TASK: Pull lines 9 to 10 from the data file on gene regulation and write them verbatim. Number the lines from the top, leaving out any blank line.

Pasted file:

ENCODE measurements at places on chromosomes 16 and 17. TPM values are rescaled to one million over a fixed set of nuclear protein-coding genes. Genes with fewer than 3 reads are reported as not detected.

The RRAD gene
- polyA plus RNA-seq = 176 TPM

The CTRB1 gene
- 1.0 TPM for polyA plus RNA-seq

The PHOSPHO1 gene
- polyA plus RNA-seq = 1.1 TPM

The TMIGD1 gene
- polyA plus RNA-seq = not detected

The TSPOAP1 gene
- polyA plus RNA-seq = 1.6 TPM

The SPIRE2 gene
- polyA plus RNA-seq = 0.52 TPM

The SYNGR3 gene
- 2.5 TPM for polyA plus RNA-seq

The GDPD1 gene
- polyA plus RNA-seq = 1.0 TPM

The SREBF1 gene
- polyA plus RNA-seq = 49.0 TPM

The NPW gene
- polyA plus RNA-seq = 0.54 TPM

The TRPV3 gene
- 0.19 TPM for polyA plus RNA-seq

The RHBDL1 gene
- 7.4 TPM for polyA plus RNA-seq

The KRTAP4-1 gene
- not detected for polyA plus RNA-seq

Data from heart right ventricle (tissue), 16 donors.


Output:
- polyA plus RNA-seq = not detected

The TSPOAP1 gene